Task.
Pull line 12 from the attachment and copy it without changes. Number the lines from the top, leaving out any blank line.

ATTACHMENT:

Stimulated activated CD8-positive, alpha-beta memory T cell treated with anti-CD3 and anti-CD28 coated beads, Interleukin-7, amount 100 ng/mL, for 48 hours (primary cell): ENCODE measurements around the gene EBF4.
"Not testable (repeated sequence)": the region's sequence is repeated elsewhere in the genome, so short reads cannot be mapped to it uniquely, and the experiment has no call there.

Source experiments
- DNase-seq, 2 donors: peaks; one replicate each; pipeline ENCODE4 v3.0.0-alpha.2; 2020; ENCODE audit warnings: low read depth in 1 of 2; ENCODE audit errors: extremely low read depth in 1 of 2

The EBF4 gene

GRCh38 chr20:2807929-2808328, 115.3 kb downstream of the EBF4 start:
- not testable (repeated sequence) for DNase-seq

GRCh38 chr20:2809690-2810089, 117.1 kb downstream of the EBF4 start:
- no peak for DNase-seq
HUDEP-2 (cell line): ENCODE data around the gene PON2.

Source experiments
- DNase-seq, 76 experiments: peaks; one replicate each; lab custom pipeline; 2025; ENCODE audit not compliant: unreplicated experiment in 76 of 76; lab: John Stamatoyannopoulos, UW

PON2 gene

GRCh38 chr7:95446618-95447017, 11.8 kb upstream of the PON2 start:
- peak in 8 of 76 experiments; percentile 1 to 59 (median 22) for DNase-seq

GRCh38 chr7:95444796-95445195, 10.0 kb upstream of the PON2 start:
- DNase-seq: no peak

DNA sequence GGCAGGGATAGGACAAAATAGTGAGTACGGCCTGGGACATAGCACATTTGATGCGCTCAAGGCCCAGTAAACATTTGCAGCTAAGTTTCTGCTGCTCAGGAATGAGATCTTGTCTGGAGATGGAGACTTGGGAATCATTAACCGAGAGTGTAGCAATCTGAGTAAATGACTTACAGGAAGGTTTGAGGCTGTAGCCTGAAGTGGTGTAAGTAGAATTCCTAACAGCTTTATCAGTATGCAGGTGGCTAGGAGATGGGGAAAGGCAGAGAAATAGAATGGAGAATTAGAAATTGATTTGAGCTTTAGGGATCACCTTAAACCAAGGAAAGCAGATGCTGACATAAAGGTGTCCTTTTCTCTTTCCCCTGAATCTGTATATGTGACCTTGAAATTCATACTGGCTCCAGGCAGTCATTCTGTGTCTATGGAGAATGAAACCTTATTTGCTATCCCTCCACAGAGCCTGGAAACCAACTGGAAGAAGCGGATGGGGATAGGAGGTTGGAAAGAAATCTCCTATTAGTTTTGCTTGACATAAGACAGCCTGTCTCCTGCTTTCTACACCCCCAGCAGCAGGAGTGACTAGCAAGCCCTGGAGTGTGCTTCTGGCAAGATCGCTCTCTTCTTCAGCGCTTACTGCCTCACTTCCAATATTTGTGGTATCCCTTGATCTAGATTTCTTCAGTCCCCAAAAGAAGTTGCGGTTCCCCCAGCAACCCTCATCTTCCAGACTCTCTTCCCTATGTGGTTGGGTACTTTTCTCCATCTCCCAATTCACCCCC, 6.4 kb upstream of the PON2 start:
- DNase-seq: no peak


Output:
- DNase-seq, 76 experiments: peaks; one replicate each; lab custom pipeline; 2025; ENCODE audit not compliant: unreplicated experiment in 76 of 76; lab: John Stamatoyannopoulos, UW